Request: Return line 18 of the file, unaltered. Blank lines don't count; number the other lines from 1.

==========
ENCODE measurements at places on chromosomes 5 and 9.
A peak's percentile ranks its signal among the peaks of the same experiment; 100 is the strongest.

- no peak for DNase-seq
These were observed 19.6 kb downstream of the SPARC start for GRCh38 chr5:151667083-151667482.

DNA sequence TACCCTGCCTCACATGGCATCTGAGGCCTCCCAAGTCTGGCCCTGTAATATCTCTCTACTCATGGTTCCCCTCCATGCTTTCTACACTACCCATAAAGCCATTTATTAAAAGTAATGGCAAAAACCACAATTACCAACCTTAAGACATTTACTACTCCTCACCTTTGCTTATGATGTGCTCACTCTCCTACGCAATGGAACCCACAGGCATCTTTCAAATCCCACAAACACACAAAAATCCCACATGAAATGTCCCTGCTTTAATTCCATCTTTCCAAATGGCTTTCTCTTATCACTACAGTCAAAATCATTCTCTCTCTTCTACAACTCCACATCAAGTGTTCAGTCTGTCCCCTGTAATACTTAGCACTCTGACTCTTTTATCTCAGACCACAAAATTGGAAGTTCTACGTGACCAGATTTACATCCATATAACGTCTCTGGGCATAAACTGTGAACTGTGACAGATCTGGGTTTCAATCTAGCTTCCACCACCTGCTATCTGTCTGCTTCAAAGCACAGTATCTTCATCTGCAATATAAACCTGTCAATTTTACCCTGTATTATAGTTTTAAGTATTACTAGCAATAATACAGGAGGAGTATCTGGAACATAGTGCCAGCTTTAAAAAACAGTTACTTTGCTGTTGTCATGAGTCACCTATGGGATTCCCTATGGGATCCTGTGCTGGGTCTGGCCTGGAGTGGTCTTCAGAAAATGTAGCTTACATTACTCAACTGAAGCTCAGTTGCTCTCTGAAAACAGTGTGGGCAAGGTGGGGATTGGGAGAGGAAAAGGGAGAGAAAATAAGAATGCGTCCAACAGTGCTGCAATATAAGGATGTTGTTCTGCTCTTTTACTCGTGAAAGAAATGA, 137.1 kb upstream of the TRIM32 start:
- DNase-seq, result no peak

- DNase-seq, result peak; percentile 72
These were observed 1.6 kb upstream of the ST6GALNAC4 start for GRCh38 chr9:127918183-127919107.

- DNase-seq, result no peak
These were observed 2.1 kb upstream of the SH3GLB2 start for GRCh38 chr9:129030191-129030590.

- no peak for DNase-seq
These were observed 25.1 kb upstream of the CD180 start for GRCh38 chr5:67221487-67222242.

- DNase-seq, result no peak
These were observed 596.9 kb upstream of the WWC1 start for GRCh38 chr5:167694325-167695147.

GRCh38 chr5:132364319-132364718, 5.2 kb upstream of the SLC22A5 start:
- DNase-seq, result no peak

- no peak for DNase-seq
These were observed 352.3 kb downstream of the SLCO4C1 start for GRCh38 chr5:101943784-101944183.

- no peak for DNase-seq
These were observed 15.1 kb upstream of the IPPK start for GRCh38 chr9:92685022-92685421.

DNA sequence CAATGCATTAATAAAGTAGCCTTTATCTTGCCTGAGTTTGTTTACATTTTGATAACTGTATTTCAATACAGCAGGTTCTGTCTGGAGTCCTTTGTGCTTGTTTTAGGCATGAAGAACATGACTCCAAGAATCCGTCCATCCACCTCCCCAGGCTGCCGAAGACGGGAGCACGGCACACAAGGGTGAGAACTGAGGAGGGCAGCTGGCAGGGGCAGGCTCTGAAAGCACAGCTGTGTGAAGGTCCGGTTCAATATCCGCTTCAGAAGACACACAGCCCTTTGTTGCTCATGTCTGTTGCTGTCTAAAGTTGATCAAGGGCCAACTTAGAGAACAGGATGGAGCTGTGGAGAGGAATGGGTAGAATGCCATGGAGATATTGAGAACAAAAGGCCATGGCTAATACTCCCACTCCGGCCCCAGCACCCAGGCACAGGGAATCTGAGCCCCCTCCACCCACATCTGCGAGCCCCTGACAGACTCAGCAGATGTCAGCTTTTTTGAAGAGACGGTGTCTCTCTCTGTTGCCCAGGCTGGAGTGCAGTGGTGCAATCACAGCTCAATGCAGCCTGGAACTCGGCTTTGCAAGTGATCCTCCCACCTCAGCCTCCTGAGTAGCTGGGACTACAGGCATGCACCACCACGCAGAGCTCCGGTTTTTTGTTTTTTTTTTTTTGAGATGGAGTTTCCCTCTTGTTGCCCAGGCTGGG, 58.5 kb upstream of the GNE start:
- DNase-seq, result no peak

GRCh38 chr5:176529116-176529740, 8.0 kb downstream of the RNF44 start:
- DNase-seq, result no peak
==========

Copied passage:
These were observed 352.3 kb downstream of the SLCO4C1 start for GRCh38 chr5:101943784-101944183.